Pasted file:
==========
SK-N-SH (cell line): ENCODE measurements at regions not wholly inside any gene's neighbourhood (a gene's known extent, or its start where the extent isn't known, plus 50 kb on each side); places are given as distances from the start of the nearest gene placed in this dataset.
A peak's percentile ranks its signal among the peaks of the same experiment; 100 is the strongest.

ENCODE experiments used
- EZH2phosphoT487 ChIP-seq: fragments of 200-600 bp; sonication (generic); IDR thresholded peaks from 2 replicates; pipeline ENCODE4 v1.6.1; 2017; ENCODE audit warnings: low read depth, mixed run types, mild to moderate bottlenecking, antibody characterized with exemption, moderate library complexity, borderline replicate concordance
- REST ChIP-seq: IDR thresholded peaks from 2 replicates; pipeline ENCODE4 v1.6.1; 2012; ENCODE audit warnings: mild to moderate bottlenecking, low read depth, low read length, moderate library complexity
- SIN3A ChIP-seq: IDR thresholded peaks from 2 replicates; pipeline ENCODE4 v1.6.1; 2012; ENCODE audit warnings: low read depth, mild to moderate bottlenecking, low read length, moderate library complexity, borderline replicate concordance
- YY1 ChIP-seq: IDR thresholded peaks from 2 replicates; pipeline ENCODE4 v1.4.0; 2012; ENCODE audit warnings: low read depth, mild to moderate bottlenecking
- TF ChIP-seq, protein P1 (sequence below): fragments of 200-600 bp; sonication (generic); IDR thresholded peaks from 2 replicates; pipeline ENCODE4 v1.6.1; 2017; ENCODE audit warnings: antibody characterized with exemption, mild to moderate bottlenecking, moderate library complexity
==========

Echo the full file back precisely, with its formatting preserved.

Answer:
SK-N-SH (cell line): ENCODE measurements at regions not wholly inside any gene's neighbourhood (a gene's known extent, or its start where the extent isn't known, plus 50 kb on each side); places are given as distances from the start of the nearest gene placed in this dataset.
A peak's percentile ranks its signal among the peaks of the same experiment; 100 is the strongest.

ENCODE experiments used
- EZH2phosphoT487 ChIP-seq: fragments of 200-600 bp; sonication (generic); IDR thresholded peaks from 2 replicates; pipeline ENCODE4 v1.6.1; 2017; ENCODE audit warnings: low read depth, mixed run types, mild to moderate bottlenecking, antibody characterized with exemption, moderate library complexity, borderline replicate concordance
- REST ChIP-seq: IDR thresholded peaks from 2 replicates; pipeline ENCODE4 v1.6.1; 2012; ENCODE audit warnings: mild to moderate bottlenecking, low read depth, low read length, moderate library complexity
- SIN3A ChIP-seq: IDR thresholded peaks from 2 replicates; pipeline ENCODE4 v1.6.1; 2012; ENCODE audit warnings: low read depth, mild to moderate bottlenecking, low read length, moderate library complexity, borderline replicate concordance
- YY1 ChIP-seq: IDR thresholded peaks from 2 replicates; pipeline ENCODE4 v1.4.0; 2012; ENCODE audit warnings: low read depth, mild to moderate bottlenecking
- TF ChIP-seq, protein P1 (sequence below): fragments of 200-600 bp; sonication (generic); IDR thresholded peaks from 2 replicates; pipeline ENCODE4 v1.6.1; 2017; ENCODE audit warnings: antibody characterized with exemption, mild to moderate bottlenecking, moderate library complexity